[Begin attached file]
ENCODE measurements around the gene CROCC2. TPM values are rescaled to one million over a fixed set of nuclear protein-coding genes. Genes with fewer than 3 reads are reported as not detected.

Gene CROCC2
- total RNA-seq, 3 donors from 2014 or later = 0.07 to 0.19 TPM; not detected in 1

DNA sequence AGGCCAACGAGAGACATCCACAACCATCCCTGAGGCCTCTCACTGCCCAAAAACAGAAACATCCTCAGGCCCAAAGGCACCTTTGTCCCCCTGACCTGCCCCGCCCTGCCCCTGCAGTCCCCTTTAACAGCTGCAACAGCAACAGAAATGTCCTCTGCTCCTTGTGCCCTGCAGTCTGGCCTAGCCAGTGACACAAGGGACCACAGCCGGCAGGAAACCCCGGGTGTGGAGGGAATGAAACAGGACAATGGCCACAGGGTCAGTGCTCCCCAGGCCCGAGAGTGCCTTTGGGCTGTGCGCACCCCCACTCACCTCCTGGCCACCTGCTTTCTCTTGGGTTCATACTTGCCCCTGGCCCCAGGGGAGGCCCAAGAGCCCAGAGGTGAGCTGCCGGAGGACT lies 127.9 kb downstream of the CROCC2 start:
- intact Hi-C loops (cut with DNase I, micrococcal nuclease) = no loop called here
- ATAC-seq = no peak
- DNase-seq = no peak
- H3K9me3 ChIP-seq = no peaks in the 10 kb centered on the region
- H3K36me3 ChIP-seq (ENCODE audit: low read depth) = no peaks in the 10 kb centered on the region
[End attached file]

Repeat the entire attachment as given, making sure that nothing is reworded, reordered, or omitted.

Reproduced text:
ENCODE measurements around the gene CROCC2. TPM values are rescaled to one million over a fixed set of nuclear protein-coding genes. Genes with fewer than 3 reads are reported as not detected.

Gene CROCC2
- total RNA-seq, 3 donors from 2014 or later = 0.07 to 0.19 TPM; not detected in 1

DNA sequence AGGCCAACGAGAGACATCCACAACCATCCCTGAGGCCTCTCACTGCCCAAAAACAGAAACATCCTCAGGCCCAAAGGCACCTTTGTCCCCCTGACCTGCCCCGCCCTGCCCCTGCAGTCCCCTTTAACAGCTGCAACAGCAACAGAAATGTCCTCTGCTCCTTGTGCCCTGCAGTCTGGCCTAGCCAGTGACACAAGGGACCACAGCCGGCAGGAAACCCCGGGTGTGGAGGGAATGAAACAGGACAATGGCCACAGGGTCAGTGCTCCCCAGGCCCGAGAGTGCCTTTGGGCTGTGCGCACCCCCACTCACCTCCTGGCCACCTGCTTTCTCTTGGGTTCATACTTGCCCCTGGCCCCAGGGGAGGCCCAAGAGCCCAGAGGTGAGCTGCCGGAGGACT lies 127.9 kb downstream of the CROCC2 start:
- intact Hi-C loops (cut with DNase I, micrococcal nuclease) = no loop called here
- ATAC-seq = no peak
- DNase-seq = no peak
- H3K9me3 ChIP-seq = no peaks in the 10 kb centered on the region
- H3K36me3 ChIP-seq (ENCODE audit: low read depth) = no peaks in the 10 kb centered on the region